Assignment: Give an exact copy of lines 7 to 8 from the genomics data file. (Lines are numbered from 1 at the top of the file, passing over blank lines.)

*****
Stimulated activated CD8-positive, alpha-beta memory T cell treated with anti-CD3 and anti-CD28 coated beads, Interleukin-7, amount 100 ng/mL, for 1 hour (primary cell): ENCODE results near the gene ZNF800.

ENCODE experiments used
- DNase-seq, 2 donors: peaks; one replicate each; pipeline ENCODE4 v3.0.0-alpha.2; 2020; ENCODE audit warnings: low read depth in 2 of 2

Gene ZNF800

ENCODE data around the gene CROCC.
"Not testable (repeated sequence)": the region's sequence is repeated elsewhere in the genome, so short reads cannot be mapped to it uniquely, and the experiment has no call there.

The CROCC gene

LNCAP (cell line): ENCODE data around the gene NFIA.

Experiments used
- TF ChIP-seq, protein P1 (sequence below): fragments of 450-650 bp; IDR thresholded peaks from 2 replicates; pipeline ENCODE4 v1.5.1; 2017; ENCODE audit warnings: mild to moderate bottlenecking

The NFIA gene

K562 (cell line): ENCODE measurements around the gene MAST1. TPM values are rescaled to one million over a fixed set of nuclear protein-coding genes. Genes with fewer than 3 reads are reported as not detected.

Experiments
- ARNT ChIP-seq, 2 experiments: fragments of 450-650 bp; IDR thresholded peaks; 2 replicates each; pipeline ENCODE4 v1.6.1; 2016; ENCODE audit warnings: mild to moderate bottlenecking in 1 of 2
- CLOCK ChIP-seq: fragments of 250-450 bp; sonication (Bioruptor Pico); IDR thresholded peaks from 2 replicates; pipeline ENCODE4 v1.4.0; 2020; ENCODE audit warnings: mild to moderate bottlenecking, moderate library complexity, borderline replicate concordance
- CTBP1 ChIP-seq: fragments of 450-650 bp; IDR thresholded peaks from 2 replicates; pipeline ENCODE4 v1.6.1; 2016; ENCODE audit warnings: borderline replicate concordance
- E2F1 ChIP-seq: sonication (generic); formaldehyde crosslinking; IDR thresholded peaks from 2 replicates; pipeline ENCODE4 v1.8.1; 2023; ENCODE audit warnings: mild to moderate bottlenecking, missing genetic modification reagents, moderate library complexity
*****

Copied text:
The CROCC gene

LNCAP (cell line): ENCODE data around the gene NFIA.